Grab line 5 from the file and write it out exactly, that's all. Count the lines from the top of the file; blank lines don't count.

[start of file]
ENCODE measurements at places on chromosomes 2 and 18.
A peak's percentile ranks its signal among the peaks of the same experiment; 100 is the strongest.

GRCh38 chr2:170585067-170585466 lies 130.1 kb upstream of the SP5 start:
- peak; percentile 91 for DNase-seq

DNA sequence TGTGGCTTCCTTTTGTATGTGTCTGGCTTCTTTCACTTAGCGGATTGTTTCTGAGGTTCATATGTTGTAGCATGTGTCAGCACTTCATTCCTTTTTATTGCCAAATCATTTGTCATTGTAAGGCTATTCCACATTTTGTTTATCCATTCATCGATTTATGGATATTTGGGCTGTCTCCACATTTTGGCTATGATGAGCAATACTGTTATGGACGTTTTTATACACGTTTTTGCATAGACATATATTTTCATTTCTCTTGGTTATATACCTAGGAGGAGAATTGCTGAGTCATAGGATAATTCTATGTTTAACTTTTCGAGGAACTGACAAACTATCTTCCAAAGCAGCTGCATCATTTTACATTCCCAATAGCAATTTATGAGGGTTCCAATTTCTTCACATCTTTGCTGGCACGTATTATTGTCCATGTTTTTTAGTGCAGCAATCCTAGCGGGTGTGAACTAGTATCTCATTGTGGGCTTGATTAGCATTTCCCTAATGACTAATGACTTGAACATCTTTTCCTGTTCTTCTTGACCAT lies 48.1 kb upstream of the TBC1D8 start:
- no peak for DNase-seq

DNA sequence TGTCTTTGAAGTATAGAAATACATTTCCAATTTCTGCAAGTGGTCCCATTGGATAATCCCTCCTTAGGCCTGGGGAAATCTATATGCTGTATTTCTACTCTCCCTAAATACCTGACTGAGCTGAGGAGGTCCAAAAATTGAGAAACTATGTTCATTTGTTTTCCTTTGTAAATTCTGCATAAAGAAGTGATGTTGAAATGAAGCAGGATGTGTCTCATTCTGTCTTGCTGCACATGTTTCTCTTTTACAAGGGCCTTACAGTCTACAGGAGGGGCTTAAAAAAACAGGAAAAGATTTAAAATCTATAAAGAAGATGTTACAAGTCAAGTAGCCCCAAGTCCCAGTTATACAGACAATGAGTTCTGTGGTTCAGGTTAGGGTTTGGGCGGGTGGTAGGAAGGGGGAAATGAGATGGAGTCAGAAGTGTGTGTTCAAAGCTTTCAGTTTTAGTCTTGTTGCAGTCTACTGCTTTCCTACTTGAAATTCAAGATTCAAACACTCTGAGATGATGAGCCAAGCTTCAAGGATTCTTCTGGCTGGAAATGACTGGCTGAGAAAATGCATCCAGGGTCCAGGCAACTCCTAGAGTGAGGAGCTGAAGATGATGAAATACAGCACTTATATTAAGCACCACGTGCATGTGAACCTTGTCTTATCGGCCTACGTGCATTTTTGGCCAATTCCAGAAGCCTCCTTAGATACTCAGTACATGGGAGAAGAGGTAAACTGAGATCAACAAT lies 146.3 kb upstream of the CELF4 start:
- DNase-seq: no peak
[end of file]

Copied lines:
DNA sequence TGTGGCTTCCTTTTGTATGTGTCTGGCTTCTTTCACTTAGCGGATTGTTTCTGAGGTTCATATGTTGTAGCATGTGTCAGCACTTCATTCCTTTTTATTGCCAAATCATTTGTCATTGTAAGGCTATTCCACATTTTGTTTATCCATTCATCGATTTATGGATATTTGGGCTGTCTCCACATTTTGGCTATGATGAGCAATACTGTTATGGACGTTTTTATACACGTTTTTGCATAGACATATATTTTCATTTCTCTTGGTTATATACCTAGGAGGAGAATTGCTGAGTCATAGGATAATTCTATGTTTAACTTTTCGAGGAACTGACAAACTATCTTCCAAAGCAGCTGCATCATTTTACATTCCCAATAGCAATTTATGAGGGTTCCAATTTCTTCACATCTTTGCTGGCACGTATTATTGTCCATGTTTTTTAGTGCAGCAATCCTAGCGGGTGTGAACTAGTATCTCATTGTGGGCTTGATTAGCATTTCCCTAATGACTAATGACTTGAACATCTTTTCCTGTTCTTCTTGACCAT lies 48.1 kb upstream of the TBC1D8 start: